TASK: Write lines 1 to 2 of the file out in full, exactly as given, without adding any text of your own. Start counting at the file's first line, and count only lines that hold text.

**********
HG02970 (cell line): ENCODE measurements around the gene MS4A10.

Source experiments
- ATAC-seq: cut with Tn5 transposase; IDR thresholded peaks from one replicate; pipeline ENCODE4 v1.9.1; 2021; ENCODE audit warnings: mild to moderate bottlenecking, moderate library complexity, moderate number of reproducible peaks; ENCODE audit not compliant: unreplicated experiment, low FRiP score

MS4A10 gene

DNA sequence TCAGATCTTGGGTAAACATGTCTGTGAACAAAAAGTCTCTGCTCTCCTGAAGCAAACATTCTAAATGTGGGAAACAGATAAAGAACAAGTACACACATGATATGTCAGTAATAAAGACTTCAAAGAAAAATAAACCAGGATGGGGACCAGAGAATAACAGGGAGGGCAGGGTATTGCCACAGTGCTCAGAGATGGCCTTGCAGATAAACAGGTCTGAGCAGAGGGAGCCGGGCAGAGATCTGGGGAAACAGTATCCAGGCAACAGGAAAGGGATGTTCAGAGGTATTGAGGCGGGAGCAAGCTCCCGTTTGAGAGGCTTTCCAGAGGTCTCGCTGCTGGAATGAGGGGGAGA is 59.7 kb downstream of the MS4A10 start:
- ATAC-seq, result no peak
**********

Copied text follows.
HG02970 (cell line): ENCODE measurements around the gene MS4A10.

Source experiments